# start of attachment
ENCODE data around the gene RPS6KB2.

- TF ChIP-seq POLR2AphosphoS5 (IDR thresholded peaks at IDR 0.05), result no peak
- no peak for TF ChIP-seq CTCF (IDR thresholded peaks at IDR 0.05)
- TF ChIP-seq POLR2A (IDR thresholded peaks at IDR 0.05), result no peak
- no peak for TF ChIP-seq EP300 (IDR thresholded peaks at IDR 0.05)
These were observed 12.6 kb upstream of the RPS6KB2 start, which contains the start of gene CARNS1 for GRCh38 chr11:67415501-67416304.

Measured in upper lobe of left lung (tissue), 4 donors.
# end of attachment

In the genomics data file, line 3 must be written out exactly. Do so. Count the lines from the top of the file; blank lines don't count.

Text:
- no peak for TF ChIP-seq CTCF (IDR thresholded peaks at IDR 0.05)